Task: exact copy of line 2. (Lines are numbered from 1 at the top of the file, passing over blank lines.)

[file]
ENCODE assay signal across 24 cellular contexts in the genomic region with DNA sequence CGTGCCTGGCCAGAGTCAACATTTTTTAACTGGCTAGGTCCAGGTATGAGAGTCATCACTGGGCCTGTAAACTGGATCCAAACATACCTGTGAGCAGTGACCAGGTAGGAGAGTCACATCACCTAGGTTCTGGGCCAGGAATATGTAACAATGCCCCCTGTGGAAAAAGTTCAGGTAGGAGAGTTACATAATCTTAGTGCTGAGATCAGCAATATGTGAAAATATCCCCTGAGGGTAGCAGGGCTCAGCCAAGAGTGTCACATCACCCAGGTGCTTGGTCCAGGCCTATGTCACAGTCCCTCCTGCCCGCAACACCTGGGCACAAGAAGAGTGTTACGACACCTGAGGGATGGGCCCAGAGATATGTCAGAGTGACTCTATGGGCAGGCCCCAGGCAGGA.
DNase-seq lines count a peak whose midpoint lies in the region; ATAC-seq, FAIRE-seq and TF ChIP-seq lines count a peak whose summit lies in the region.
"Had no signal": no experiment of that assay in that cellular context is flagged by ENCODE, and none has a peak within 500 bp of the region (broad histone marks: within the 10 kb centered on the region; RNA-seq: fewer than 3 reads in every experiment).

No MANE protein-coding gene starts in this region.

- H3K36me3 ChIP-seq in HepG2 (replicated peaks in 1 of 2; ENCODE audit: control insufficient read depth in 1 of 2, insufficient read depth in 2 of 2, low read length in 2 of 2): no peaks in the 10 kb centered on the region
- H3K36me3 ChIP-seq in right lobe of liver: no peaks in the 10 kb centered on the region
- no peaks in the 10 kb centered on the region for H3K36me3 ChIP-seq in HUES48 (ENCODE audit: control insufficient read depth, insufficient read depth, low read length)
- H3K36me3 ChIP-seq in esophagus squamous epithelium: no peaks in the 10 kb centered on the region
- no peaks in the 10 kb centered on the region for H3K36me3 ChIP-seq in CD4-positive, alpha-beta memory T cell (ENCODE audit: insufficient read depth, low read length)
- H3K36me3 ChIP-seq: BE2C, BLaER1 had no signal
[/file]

DNase-seq lines count a peak whose midpoint lies in the region; ATAC-seq, FAIRE-seq and TF ChIP-seq lines count a peak whose summit lies in the region.